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Wednesday, January 14, 2015

The Real Mermaid Problem

Let me tell you my pet peeve with mermaids and the movies. No matter what kind of production it is, big or small budget, bit player or star, Hollywood always makes the same mistake. Maybe it's just ignorance or a limited special effects budget. Probably a bit of both. So let me take the opportunity to enlighten you.

Mermaids don't have knees.

If anything, a mermaid's spine is closer to a dolphin's. It tapers into a tail with lots of vertebra. There's no joint that lets them tuck their knees in. If you asked a mermaid to lift her tail, it would curl up like a snake.

Right

But you know what, I would forgive Hollywood this, if they would make more mermaid movies. They're probably one of the best known mythological creatures. And they're prime cut for Hollywood -- sex appeal, artistic, a reputation that's both seductive and stained. But what do we get instead? Vampires by the barrelful. You've got a few black and white classics like Mr. Peabody and the Mermaid and Mermaids of Tiburon or YA fodder like Aquamarine.

Wrong

Many stories circumvent this by shapeshifting their mermaids to spend most of their time as humans. Splash, maybe the most well-known and well-loved live action mermaid movie, set the standard. I don't believe this is simply a matter of production budget though. Unless you include some kind of deus ex convenience, you are basically making a movie about a disabled person. And as close as we've gotten to a mainstream romance involving a girl in a wheelchair was "Notting Hill". Superman actually wasn't afraid to test this route with Lori Lemaris -- Superman's college sweetheart. She and Clark Kent met in college, and he even proposed marriage, but had to break up when she returned to Atlantis.

Right

It's a problem, especially in an adventure. Unless the hero is willing to carry her everywhere, it's going to be difficult for her to scale the craggy rock face of a mountain or wander through a mad scientist's castle. At least with any sense of dignity. She's not even going to make it across a field, unless her wheelchair is a 4x4 off-roader (which I'm not opposed to).

Wrong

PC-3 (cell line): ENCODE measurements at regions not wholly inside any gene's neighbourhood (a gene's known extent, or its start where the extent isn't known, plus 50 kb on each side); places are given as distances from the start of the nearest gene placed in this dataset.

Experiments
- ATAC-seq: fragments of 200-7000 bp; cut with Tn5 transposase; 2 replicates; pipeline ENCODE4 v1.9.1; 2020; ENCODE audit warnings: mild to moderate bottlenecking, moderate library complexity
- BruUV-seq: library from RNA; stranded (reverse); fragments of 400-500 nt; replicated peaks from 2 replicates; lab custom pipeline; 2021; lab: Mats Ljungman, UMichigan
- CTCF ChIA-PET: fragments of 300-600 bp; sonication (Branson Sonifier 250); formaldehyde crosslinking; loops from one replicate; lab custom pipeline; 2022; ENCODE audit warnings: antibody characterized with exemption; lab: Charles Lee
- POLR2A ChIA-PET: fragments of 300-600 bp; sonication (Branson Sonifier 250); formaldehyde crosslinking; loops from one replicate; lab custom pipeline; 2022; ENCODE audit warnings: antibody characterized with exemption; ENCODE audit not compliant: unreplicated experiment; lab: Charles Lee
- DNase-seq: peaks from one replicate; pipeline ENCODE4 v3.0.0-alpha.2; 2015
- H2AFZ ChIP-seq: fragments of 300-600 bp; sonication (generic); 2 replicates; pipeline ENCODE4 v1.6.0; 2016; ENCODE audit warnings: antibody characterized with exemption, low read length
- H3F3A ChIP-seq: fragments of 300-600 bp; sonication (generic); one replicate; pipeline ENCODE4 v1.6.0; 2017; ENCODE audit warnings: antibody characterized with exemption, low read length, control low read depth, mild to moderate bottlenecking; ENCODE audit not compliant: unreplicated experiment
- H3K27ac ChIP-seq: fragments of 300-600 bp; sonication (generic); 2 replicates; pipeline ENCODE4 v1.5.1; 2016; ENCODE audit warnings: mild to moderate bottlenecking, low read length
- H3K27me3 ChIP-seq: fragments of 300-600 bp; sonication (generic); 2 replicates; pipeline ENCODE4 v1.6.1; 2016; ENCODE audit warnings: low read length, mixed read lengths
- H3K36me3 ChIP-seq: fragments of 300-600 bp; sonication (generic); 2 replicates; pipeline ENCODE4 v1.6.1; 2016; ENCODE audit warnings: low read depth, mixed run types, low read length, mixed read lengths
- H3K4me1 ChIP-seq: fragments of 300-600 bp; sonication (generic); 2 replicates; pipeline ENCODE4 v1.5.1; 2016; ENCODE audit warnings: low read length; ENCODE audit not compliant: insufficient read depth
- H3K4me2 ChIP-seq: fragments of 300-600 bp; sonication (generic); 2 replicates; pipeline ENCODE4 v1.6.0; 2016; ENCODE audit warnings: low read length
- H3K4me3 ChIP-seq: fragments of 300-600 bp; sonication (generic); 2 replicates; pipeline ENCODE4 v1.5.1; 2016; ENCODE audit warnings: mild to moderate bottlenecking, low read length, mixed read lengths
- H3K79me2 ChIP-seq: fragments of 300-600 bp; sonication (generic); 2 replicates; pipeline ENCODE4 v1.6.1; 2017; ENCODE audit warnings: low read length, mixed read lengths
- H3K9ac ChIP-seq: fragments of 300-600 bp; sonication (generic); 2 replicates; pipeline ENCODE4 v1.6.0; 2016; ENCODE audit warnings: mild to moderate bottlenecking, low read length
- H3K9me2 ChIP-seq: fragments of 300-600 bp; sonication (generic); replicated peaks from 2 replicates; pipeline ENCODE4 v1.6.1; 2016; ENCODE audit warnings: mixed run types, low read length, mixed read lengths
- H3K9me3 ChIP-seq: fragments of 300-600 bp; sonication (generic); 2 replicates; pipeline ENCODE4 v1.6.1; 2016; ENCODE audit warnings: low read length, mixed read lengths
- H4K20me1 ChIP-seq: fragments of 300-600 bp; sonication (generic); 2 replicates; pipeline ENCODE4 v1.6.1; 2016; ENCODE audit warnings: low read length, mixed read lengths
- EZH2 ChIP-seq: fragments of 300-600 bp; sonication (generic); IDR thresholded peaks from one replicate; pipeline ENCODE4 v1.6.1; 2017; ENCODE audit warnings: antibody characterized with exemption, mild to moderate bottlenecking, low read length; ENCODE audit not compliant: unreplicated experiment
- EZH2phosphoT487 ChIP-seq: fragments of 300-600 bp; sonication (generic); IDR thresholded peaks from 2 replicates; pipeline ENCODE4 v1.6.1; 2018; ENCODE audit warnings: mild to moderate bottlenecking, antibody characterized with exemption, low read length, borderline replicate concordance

I believe we're getting closer though. Glee and "My Gimpy Life" (free on YouTube) illustrate some of the difficulties of plotting around people who are less than mobile and less than average height. But that's part of the forbidden romance -- a mermaid isn't even suited to live in the same environment as a human, much less marry one. And thus, the need for a shapechange during the majority of the story.

Right

The movie industry is ready to bring sirens back to the cinema. They've been able to green-screen out body parts since Forrest Gump. Underwater filming can be replaced with CG and wire-work (lord knows there's enough flying people these days). Beowulf motion-captured actors and then created animation around their performance -- no need for cameras. Sky Captain and the World of Tomorrow was shot entirely in front of a green screen. The technology is there, and we're ready. If Peter Jackson can create a convincing fantasy world, why can't it be done underwater?

Wrong

Of course, all the movies I've mentioned above were very expensive, and not all of them were successful enough to continue the trends they tried to set. I've always believe that a strong story is crucial for any movie to rise above the middling limbo, lest it be rendered infamous like Godzilla. And to my recollection, I can't think of a really epic mermaid story. Perhaps that's another thing the world is ready for.

Right

As a final note, there were a few movies that got the curve right. You know what they were? Schlocky horror movies. Like She-Creature and Nymph. Ironic.
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